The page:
GREY, Richard (by 1492-1533), of Tutbury, Staffs.

Published in The History of Parliament: the House of Commons 1509-1558, ed. S.T. Bindoff, 1982
Available from Boydell and Brewer



Family and Education

b. by 1492, illegit. s. of Henry, 7th Lord Grey of Codnor. educ. ?Oxf. supp. BA 1513; L. Inn. m. (1) Catherine; (2) Jane; 7s. 2da.2

Offices Held


Under his father’s will of 1492 Richard Grey received the manor of Radcliffe-on-Trent, Nottinghamshire. Until he was 18 years old he was entrusted with two other bastard children to the care of Catherine Lady Grey: she was to be assisted by the heads of several monastic houses in Derbyshire and Nottinghamshire, priests and gentlemen, with whose help she was to send him to school and then to an inn of court ‘to learn the law’. Presumably Lady Grey complied with these wishes, for in 1513 a Richard Grey supplicated for a degree at Oxford and then went on to study at Lincoln’s Inn where he was twice nominated as butler: the style ‘esquire’ which Grey was to use in his will was doubtless derived from legal attainment. Lady Grey perhaps also commended her charge to the principal magnates in the north midlands, Edward, 3rd Duke of Buckingham (a patron of Lincoln’s Inn) from whom Richard Grey obtained a small annuity, and George, 4th Earl of Shrewsbury to whom he was distantly linked.3

The attainder of Buckingham may have briefly harmed Grey’s prospects, but it left his kinsman Shrewsbury supreme in Staffordshire. During the 1520s the earl consolidated his position in the county and the series of grants that the King pressed upon him included the duchy of Lancaster stewardships of Tutbury, where Grey made his home, and Newcastle-under-Lyme, where in 1529 Grey was elected to Parliament. Grey and his fellow-Member John Peshall were both called on the day that the Parliament opened, and attended the Commons regularly, but in 1537 the borough denied in a chancery action against Peshall (q.v.) that either Member had been duly elected. By that time Grey had been dead for four years, having died during the fifth session of the Parliament. He had been a sick man when on 13 Feb. 1533 he made his will, asking to be buried in the chancel of the church at Holcot (where his brother-in-law, John Heydon, was parson) and providing for his wife and children. He instructed his executors to give his daughter Elizabeth £8 13s.4d. ‘in full payment for her marriage money that I owe unto her and her husband, and it is to be paid of the money that I must have for my costs and charges being one of the burgess[es] of the Parliament’. Grey also noted that Sir John Byron, one of the knights for Nottinghamshire, still owed him money for a wardship. The will was proved on the following 2 Apr. Presumably a by-election was held to replace Grey in the remaining three sessions of the Parliament, but its outcome is not known.4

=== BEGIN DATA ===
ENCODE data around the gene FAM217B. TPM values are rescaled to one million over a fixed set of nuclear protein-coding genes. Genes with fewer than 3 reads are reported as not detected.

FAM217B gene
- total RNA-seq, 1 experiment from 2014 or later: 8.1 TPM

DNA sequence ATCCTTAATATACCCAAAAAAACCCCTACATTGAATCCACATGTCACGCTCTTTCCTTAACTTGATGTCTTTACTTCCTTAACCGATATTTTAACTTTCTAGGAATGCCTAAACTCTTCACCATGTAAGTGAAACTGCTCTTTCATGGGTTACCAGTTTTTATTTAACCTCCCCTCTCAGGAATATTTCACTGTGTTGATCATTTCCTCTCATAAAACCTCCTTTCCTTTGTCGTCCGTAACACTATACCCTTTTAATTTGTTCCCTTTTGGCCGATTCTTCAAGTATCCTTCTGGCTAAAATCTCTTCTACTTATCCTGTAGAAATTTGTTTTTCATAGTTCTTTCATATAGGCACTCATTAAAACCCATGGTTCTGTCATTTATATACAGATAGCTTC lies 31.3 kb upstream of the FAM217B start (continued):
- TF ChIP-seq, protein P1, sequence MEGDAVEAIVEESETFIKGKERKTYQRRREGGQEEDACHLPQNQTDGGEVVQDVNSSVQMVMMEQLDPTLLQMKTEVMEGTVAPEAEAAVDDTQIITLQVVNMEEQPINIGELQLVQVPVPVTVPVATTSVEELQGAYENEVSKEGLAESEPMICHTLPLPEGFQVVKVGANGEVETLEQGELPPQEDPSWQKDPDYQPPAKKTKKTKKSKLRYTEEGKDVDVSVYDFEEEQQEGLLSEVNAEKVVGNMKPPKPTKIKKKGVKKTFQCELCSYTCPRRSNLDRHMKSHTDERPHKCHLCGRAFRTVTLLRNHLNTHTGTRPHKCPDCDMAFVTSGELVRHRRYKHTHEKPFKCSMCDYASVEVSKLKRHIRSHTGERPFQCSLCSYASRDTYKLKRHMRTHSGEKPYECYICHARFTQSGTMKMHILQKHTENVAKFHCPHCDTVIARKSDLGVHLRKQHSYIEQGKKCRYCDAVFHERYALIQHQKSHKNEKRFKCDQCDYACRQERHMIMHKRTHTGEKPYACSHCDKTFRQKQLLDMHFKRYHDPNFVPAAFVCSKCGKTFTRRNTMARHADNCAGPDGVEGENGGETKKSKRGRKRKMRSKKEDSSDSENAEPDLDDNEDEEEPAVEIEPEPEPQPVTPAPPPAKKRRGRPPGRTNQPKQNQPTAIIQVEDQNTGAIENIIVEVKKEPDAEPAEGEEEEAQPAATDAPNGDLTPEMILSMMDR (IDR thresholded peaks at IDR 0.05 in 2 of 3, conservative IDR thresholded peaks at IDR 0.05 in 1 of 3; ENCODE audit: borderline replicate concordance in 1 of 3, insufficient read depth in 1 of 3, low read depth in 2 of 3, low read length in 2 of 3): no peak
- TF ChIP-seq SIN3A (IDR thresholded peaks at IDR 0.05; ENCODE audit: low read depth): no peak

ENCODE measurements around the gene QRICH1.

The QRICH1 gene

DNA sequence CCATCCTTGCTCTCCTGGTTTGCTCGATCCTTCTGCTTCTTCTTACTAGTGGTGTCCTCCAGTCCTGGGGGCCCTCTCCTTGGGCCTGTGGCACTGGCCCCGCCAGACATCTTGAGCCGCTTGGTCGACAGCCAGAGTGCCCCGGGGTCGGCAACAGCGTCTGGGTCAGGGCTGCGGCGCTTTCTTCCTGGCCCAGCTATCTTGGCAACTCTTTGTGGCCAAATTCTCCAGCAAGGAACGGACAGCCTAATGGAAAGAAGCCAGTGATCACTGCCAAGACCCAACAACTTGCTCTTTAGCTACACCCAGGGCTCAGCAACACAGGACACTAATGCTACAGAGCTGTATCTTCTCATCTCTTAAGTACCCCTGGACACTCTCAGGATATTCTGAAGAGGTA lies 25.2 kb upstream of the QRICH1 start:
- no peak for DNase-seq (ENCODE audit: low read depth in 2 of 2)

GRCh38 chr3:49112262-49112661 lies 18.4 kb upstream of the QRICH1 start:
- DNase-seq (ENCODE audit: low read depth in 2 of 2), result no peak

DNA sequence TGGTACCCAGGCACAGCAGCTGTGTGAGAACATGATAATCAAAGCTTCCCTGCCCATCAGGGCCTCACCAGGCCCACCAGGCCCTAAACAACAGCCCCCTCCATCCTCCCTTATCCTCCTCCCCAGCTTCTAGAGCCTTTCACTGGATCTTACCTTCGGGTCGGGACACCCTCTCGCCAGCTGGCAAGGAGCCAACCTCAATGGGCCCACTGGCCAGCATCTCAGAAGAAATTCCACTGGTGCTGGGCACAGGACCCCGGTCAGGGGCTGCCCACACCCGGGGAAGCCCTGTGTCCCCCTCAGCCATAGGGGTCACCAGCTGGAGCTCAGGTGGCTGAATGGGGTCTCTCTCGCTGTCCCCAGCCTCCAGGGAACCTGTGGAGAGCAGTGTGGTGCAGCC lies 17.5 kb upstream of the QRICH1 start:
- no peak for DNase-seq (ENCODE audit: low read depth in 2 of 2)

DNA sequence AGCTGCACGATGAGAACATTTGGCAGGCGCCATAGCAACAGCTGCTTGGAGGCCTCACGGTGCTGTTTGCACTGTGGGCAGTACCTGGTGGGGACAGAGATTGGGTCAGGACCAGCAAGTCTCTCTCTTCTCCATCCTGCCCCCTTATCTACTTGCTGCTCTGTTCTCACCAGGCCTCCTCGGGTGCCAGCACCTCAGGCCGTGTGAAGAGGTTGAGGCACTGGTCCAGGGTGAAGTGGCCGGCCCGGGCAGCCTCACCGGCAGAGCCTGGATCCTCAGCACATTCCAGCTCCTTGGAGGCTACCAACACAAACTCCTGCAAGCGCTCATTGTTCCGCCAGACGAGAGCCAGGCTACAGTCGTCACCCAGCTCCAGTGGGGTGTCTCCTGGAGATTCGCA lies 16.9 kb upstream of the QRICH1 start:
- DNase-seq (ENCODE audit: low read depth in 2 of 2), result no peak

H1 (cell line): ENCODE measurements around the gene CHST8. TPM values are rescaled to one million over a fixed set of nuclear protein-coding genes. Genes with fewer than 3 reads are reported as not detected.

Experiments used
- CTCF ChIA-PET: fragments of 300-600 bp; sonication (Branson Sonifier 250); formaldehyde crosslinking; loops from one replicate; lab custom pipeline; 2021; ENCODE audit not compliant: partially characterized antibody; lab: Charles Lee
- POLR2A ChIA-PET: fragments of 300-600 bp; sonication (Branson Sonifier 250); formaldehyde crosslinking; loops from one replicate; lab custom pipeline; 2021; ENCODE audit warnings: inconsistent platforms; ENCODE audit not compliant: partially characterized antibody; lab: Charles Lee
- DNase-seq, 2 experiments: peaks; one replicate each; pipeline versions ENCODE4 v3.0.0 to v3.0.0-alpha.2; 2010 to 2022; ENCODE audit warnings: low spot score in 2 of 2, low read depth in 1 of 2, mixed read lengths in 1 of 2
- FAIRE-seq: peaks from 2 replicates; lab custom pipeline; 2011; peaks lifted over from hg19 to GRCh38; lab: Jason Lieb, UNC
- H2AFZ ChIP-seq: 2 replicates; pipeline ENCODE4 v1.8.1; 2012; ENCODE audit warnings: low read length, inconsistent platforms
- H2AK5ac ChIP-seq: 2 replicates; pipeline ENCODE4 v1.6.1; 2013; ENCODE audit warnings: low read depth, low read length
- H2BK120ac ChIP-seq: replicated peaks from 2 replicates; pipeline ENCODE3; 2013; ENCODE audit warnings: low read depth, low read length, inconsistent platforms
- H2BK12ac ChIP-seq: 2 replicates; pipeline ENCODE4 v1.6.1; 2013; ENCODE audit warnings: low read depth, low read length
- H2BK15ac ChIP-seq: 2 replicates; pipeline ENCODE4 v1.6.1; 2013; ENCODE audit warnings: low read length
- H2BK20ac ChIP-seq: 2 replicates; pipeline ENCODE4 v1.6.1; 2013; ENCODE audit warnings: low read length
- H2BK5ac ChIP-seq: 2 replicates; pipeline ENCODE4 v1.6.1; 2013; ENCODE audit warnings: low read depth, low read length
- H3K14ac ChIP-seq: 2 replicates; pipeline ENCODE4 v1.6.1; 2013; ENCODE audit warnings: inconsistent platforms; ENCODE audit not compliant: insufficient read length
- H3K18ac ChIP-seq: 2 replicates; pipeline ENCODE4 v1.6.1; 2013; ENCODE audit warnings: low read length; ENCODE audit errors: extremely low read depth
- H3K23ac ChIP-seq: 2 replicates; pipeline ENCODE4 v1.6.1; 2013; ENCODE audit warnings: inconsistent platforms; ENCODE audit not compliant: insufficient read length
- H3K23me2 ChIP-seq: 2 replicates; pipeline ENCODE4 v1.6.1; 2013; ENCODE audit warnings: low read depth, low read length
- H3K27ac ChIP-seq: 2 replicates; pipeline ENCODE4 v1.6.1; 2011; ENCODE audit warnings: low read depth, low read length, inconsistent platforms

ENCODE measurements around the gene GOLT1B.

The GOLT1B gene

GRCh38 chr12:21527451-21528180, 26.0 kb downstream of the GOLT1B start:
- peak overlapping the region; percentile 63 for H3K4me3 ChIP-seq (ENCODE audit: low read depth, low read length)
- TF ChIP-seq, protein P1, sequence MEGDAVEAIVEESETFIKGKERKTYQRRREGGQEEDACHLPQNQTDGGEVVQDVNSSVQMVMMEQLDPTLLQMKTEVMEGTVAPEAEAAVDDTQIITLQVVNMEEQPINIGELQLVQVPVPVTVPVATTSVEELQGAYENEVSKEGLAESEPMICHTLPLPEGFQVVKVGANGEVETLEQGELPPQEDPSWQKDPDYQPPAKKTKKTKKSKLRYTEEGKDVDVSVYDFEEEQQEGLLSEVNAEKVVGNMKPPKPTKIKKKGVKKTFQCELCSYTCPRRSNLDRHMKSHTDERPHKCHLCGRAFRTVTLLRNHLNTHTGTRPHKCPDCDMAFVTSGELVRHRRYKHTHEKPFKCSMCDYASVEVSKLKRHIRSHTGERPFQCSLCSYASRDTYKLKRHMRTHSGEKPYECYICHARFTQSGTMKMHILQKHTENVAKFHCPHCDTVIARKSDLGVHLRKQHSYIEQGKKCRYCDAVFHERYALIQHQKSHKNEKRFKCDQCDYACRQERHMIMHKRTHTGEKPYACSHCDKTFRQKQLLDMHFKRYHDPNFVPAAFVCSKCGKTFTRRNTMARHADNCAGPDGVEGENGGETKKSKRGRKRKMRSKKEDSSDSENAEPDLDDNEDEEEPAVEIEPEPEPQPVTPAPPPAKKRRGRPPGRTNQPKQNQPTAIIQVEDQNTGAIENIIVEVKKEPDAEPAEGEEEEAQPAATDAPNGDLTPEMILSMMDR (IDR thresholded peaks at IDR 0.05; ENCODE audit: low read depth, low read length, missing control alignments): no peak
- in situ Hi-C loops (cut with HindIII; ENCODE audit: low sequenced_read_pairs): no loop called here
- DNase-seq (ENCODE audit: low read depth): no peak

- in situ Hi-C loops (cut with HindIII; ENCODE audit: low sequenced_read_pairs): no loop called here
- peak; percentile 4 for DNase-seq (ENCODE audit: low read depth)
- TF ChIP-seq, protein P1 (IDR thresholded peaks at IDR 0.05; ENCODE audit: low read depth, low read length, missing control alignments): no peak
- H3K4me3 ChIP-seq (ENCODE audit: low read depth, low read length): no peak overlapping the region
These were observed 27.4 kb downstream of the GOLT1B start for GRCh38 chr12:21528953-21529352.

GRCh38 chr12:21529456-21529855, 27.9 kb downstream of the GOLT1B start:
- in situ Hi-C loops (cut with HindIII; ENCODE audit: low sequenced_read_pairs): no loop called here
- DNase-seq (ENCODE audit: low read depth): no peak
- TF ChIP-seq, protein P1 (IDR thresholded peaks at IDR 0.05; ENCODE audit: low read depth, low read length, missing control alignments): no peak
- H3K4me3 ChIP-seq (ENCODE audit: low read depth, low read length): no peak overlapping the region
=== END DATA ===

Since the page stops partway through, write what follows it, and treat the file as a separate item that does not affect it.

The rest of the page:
Ref Volumes: 1509-1558

Authors: L. M. Kirk / A. D.K. Hawkyard


  • 1. Did not serve for the full duration of the Parliament.
  • 2. Date of birth estimated from first reference. PCC 34 Vox, 2 Hogen; Emden, Biog. Reg. Univ. Oxf. 1501-40, p. 247; Staffs. Rec. Soc. (ser. 4), viii. 138.
  • 3. PCC 34 Vox. 2 Hogen; CP, vi. 131-2; Black Bk. L. Inn, i. 199, 202, 206; information from Dr. Carole Rawcliffe.
  • 4. C1/862/14; PCC 2 Hogen.